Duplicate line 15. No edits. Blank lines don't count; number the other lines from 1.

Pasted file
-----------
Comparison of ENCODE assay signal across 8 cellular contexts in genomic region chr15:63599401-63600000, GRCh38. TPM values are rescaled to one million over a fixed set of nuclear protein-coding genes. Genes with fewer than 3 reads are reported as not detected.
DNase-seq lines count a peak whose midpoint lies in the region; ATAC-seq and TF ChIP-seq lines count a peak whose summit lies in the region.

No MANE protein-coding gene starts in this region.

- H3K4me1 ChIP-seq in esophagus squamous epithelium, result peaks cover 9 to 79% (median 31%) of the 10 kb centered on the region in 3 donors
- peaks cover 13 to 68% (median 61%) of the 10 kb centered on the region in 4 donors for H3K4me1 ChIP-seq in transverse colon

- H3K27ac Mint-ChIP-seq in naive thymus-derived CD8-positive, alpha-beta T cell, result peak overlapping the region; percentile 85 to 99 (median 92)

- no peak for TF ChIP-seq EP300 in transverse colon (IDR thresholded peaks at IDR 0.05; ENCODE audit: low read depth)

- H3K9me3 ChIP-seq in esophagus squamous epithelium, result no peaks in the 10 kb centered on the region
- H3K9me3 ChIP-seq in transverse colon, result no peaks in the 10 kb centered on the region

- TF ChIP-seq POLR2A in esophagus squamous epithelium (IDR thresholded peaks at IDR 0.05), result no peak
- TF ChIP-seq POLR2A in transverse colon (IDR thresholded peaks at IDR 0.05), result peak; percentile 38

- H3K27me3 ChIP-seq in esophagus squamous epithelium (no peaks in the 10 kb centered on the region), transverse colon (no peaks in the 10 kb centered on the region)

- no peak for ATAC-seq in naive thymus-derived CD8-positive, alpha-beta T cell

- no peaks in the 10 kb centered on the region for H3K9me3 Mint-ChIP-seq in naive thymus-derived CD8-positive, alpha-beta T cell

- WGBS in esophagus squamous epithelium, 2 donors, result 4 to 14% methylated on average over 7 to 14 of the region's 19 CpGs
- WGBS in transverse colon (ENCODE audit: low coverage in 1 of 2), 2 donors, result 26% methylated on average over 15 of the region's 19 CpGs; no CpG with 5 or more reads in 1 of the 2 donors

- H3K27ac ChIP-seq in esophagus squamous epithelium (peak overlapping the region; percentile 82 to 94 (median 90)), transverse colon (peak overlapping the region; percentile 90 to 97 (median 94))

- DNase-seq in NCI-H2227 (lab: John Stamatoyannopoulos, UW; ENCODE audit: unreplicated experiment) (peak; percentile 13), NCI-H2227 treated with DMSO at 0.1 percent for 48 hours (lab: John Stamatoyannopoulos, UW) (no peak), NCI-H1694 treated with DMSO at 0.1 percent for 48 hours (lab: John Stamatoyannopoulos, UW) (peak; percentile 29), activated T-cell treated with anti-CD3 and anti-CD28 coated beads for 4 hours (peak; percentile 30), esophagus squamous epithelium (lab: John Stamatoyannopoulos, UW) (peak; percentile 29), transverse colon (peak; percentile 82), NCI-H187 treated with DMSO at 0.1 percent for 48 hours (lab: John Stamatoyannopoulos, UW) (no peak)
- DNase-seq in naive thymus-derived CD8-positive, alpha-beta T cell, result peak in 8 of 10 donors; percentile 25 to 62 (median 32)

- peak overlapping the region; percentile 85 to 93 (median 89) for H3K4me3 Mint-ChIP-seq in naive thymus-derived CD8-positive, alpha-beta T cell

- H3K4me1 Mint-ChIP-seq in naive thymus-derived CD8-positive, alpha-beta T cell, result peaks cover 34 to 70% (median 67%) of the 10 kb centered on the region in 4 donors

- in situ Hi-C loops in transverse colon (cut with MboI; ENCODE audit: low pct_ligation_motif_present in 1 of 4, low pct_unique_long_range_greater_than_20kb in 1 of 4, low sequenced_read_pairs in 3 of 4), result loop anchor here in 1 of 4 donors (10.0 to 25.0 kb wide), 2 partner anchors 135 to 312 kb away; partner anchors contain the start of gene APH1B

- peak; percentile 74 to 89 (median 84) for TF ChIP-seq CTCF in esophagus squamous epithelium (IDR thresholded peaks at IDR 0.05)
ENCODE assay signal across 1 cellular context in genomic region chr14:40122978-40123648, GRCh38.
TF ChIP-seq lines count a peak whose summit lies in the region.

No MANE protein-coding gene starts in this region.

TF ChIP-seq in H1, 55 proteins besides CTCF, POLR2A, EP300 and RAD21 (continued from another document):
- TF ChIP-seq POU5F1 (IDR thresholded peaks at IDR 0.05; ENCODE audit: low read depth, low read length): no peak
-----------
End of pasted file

- WGBS in esophagus squamous epithelium, 2 donors, result 4 to 14% methylated on average over 7 to 14 of the region's 19 CpGs